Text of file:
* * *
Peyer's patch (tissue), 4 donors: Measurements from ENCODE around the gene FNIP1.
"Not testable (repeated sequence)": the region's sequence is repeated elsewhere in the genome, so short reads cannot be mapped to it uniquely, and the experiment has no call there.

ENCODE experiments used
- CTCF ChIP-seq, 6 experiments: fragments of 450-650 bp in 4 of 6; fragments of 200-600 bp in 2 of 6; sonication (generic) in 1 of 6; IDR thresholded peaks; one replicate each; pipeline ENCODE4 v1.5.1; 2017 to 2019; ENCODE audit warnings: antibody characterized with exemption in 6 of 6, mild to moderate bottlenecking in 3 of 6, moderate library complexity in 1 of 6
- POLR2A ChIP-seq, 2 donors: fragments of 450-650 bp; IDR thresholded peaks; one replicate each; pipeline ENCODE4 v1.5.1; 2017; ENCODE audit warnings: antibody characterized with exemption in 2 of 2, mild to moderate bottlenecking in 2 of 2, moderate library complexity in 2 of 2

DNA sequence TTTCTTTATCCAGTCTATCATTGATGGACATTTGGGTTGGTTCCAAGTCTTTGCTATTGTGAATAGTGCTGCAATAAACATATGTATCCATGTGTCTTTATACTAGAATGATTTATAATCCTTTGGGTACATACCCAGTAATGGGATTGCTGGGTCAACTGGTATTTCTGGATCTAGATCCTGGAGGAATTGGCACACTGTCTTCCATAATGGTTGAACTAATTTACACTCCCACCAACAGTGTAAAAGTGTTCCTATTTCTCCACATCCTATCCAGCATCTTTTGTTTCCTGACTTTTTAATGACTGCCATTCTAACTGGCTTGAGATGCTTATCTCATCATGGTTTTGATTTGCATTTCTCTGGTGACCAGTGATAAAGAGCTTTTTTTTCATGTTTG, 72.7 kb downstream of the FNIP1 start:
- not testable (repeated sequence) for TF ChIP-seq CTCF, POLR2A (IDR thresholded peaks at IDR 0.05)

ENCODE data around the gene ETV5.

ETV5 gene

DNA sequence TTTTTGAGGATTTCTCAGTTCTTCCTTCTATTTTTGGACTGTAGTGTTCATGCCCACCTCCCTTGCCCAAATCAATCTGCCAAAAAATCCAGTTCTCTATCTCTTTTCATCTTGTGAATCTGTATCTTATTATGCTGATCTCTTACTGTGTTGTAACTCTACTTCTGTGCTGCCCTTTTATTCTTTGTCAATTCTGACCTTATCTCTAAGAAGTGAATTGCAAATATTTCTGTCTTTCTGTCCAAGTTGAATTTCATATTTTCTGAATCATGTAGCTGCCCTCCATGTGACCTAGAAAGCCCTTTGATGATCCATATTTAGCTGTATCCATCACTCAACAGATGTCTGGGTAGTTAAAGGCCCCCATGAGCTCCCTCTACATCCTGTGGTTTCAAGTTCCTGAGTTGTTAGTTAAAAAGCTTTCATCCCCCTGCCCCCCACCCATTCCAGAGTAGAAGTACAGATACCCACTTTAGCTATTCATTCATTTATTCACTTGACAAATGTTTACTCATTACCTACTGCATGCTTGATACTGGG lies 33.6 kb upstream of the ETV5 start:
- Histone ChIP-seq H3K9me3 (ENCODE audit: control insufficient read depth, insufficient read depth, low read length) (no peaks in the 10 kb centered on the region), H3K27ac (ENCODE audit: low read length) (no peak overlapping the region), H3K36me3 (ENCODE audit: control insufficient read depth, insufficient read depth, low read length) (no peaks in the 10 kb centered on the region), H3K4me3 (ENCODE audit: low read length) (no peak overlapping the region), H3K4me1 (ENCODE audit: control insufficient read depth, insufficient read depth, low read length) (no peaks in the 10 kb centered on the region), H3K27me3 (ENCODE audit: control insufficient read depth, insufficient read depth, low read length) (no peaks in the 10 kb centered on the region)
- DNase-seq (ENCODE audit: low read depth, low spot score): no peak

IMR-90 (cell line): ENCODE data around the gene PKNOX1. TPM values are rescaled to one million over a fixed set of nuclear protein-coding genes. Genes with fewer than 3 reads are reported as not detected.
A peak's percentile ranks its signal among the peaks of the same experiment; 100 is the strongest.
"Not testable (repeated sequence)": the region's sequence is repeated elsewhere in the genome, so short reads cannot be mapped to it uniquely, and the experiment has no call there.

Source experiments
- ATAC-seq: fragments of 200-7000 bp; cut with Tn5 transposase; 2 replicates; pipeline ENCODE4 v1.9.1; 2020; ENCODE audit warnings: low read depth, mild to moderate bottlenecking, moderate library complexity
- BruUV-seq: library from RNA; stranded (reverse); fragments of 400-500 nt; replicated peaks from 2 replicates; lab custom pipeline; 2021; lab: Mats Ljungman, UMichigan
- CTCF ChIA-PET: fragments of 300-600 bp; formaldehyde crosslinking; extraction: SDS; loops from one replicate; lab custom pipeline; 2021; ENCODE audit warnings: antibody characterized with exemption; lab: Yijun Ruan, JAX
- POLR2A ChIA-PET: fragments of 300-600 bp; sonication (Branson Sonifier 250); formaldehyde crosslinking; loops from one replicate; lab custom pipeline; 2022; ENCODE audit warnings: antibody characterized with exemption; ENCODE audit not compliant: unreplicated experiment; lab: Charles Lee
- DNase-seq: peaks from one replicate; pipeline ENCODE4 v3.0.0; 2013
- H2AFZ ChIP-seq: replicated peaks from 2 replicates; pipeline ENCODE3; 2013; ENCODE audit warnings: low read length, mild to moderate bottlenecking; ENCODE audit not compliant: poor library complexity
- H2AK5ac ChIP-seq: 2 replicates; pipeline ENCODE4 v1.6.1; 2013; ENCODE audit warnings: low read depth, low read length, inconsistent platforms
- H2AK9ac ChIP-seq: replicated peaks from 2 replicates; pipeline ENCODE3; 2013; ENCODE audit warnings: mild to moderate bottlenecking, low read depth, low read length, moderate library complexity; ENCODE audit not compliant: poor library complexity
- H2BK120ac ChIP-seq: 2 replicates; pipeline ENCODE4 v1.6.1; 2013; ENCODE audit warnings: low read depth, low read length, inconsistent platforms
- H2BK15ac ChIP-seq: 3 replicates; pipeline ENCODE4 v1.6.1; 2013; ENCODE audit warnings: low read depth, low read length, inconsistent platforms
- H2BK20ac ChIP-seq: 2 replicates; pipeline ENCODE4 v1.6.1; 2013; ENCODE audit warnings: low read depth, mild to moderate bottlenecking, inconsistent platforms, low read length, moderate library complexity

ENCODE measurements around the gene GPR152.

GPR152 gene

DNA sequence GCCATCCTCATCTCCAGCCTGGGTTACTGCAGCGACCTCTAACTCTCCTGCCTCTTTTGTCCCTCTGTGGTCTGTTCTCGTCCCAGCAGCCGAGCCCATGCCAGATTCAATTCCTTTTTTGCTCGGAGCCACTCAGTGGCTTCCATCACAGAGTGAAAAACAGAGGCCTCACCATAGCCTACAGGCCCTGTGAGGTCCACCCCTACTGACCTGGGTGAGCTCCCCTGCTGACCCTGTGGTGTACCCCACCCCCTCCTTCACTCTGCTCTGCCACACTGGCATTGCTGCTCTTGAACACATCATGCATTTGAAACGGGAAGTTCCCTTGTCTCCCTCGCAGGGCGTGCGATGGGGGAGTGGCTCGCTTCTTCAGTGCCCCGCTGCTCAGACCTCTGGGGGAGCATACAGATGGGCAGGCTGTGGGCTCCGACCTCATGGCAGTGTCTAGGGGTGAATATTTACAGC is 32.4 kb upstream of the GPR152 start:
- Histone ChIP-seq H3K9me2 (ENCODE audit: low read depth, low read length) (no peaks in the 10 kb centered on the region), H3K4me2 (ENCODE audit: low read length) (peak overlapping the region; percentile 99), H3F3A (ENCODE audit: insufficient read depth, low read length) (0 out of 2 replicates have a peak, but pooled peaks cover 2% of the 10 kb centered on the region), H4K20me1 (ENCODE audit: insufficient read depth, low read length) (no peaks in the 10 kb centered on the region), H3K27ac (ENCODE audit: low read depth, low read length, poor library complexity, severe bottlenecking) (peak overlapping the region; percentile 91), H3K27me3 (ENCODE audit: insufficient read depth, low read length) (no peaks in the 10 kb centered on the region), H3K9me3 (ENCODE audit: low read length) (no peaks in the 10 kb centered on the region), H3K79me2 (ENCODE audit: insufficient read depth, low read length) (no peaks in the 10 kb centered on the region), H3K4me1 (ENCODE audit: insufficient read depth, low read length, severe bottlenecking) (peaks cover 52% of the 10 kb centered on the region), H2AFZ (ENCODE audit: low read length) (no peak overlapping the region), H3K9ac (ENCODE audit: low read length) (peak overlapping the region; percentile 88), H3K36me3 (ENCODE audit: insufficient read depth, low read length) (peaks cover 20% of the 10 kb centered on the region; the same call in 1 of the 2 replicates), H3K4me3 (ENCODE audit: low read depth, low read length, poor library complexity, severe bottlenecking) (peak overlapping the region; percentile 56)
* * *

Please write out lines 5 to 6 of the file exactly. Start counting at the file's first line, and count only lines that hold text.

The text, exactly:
- POLR2A ChIP-seq, 2 donors: fragments of 450-650 bp; IDR thresholded peaks; one replicate each; pipeline ENCODE4 v1.5.1; 2017; ENCODE audit warnings: antibody characterized with exemption in 2 of 2, mild to moderate bottlenecking in 2 of 2, moderate library complexity in 2 of 2

DNA sequence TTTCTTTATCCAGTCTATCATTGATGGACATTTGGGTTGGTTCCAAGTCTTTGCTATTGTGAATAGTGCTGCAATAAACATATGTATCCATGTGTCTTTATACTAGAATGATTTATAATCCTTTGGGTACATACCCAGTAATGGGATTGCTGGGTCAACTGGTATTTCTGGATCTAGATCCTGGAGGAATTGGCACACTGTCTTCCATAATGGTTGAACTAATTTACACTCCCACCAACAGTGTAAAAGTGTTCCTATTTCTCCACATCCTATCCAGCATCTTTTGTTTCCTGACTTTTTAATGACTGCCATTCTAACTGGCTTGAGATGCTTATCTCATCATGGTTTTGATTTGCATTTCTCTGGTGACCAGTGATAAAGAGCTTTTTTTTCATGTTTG, 72.7 kb downstream of the FNIP1 start: